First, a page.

Hitachi Data Systems is set to announce Tuesday its acquisition of Archivas, a developer of software for archiving and searching of data for compliance applications.
Archivas' Archive Cluster (ArC) software puts content from multiple sources into a centralized repository which enables a single tool to search all the content regardless of how it was created. The contents of a file, along with its metadata and policies that govern its retention, is converted into a non-rewritable, non-erasable object.
When the data is stored, a full text scan is done of the content. This enables users to search the data while maintaining a copy of the original content, and also allows the hashing of an object based on the original data to be used to authenticate that the data was not changed.
Other vendors offer similar solutions. EMC, for instance, last April put together a unified archiving platform, consisting of software from several acquisitions, including e-mail archiving from Legato, document imaging from Captiva, report archiving from Acartus, and document management from Documentum, along with its own Centera line of content-addressable storage appliances.
Others include IBM's DR550 family of storage arrays for storing and securing regulated and non-regulated data, and Hewlett-Packard's HP StorageWorks Reference Information Storage System (RISS), an application-aware, content-based archiving array.
Claus Mikkelsen, chief scientist for HDS, said the difference between the HDS/ArC and other solutions like EMC's Centera is in the openess of the solution. EMC stores data based on proprietary application APIs and allows searches based only on those APIs, Mikkelsen said. Archivas instead allows full text searches across multiple applications, not just the metadata.
"So if the SEC knocks on the door one day and says, 'You have 60 days to provide data,' with Centera you need an army of temps to read all the e-mails and PDFs and whatever," he said. "Archivas uses a Google-like search."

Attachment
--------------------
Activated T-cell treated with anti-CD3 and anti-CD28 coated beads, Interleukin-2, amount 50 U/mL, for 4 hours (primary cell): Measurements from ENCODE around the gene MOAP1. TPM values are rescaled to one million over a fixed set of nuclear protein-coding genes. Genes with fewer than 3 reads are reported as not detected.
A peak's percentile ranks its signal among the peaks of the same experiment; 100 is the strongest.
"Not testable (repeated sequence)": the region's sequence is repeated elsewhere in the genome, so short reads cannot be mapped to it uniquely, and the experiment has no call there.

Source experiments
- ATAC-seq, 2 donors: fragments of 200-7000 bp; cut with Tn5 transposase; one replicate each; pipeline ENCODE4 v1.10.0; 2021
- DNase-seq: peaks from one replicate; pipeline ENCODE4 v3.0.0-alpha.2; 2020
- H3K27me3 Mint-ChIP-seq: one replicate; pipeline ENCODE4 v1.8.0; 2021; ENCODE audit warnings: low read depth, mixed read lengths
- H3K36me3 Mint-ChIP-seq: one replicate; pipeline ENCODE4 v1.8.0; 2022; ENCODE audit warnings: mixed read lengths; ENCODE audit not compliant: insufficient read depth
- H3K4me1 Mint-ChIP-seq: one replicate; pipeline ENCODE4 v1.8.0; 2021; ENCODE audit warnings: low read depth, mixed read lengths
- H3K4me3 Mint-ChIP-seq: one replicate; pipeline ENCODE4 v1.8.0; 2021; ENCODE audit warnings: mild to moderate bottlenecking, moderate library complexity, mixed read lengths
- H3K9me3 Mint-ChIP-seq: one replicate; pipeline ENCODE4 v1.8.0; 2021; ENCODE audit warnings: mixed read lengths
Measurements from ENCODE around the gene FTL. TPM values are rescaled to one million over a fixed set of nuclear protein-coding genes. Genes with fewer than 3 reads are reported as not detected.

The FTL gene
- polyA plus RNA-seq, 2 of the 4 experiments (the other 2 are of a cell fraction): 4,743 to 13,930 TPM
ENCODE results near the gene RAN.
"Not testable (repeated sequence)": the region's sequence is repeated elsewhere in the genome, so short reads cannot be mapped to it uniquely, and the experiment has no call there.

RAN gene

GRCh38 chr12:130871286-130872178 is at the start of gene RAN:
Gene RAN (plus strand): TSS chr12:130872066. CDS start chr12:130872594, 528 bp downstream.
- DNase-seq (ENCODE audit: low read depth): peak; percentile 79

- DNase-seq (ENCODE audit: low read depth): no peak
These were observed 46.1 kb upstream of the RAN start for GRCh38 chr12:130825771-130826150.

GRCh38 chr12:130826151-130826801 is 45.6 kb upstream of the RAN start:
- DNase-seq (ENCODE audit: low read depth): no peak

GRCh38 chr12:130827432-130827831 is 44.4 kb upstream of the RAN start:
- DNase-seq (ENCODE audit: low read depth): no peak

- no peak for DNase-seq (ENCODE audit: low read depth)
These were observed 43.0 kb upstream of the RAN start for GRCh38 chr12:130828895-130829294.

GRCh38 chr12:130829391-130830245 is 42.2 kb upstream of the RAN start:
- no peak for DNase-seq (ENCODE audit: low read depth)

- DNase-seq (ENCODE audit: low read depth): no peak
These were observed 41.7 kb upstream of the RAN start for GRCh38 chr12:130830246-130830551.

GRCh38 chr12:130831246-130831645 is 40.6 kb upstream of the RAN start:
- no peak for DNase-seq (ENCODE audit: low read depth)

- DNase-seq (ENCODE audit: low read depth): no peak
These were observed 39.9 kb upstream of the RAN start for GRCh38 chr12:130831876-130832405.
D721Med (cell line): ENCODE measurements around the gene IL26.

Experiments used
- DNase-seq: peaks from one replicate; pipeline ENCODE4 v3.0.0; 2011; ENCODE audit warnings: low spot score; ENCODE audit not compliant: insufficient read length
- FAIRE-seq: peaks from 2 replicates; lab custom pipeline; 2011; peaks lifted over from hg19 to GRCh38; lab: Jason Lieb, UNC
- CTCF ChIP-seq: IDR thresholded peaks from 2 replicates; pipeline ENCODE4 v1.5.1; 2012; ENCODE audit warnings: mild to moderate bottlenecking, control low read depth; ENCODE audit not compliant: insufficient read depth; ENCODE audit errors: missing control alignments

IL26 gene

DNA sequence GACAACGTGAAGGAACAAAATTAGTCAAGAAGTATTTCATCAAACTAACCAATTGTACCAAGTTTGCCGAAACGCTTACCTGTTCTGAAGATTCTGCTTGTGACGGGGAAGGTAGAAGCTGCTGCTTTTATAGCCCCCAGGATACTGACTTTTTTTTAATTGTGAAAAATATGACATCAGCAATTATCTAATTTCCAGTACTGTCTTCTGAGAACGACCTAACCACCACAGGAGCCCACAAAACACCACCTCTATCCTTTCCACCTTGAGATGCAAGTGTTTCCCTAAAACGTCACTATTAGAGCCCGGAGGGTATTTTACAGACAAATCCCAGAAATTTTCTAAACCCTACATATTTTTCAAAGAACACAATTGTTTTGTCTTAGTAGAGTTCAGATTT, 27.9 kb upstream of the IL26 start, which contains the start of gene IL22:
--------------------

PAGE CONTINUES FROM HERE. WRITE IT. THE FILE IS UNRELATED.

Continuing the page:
HDS has been working with Archivas to offer combined hardware/software solutions since the two signed a technology agreement in June.
Dave Cerniglia, president of Consiliant Technologies, an Irvine, Calif.-based solution provider and HDS partner, said he is thrilled to see HDS make an acquisition like this.
In fact, he said he is thrilled to see HDS, which tends to depend on its own technology, make any acquisition. "I get a little frustrated because Hitachi is slower than others like EMC to acquire," Cerniglia said. "It's great if they can acquire the technology -- makes it easier for them to seed the market. This is small in the scope of things of that the market is doing. But it's big for Hitachi. They can't sit around while the market develops, while in the meantime hundreds of other companies come out with new products."
Consiliant just last month started offering the Hitachi Content Archive Platform to customers, and this week is working with Hitachi and Archivas to present the solution to customers in the New York area, Cerniglia said.
Mikkelsen said the acquisition comes at a time when the archiving and discovery market is really starting to grow. "We've already did much of the integration [of ArC into our products]," he said. "Now we can finish the integration. Our sales pipeline with this product is very big. The acquisition allows us to capitalize on this market."
Mikkelsen did not disclose financial details of the acquisition.
*Story updated Feb. 6 with HDS comment.